This Saturday marks the start of our Fall Plant Sale! It’s the perfect time to pick up local-hardy perennials at the best price of the year.
Fresh this Week: Pumpkins, Winter Squash, Cornstalks, Corn, Grapes, Golden Raspberries, Raspberries, Pears, Apples, Melons, Peaches, Nectarines, Blueberries, Tomatoes (including Cherry, Roma, Gold, Yellow, Salad, Indigo Rose, Campari, and Heirlooms), Arugula, Fennel, Spinach, Zucchini, Kale, Chard, Head Lettuce, Carrots, Beets, wide assortment of sweet and hot peppers (including Poblano, Jalapeno, Serrano, Pepperoncini, Shishito, Corno Di Toro, Pimento, Chocolate, Anaheims, and Habanero), Radishes, Garlic, Basil, Parsley, Cilantro, Turnips, Broccoli, Cabbage, Green Onions, Potatoes (Yukon Gold, Huckleberry Gold and Red), Red/Yellow Onions, Cucumbers (including Pickling European, Asian and Lemon), Heirloom Beans, Eggplant, Sweet Peppers, Cauliflower, Napa Cabbage, Edamame, and Leeks.
Featured Market Melodies This Week:
- Music by Echo Elysium
- Wednesday, September 13th, 4:00 pm – 7:00 pm
- Wednesday Market Location
- Music by Scott Reid
- Saturday, September 16th, 9:00 am – 1:30 pm
- Saturday Market Grounds
Fall Plant Sale Starts This Weekend!
Fall is a great time to plant berries and nursery stock. Take advantage of clearance sales, and as long as the plant is hardy for your zone and not diseased, it has a good chance of thriving in your garden.
Here are some planting tips from “The Idaho Tomato Lady” Susi Faville, of Mountain View Farm:
Dig a big hole. The old saying is “Put a 2 dollar plant in a 10 dollar hole”. This is especially true when you have bad soil! Amend with compost, planting mix and/ or manure and some slow acting organic fertilizer (something with bone meal & fish meal, blood meal, etc). This is your chance to get nutrients deep into where the roots will form, but you don’t want to over feed the plant in the fall. It needs to go dormant and harden off, not grow.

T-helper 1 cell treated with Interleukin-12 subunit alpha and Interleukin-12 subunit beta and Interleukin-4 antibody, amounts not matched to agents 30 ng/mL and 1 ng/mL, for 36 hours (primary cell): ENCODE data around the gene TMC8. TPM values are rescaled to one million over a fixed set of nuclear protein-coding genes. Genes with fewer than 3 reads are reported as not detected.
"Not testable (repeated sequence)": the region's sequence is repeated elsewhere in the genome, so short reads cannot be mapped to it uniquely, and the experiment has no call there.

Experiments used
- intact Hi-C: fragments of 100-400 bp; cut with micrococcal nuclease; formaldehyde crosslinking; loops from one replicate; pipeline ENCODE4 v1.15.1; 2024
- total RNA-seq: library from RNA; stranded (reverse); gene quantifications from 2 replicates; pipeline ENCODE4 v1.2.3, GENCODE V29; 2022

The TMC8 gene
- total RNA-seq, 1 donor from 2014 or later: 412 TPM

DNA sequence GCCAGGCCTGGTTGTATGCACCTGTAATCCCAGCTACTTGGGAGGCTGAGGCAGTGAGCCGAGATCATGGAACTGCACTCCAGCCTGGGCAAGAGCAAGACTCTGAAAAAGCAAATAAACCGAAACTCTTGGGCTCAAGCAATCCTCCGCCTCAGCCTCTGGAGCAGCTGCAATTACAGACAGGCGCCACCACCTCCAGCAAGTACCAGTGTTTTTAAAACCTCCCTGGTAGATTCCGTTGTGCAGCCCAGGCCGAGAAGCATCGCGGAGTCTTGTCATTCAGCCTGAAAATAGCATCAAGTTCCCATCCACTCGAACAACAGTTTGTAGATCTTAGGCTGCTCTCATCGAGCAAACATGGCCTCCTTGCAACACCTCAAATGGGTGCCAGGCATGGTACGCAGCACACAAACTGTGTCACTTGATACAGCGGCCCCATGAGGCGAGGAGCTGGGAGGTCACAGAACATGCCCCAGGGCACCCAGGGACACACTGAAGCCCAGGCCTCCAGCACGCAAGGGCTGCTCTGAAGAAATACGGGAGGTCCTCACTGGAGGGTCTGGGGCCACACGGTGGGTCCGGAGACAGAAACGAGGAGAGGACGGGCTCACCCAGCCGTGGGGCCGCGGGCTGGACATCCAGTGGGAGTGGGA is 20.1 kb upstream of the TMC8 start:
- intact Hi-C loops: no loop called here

Make sure the sides of the hole are chopped up, not tight like a flower pot. Dig more compost and a bit of organic fertilizer (or manure) into the bottom of the hole If the soil is dry, water the bottom and let it sit a bit.
If it’s cooled off, loosen the bottom and sides of the root ball gently. Place at about the level the plant was growing in the pot. It should not stick up above soil level. If so, dig the hole deeper! The soil will sink a bit so pay attention to the level of the bed. Back fill with amended soil.
Water deeply. A temporary basin around the plant is helpful. You want to settle the soil in around the root ball and make sure it’s not too dry outside the root ball. The plant needs deep but infrequent water until the rains take over. When they do, break down the basin.
Mulch. After the plant is settled in, before the coldest of winter arrives, put a thick layer of mulch around the plant, not covering the stem. This will prevent the newly disturbed soil from heaving in the frost. Organic mulches like bark or straw will eventually break down and add fertility to the soil.
One last tip: Fall is the time to deep water everything in your garden: trees, shrubs, etc. That is the best thing you can do to prepare the plants for winter. Avoid wet leaves on cold nights if possible. Happy Planting!
MARK YOUR CALENDARS: NEXT SATURDAY IS FALL FEST!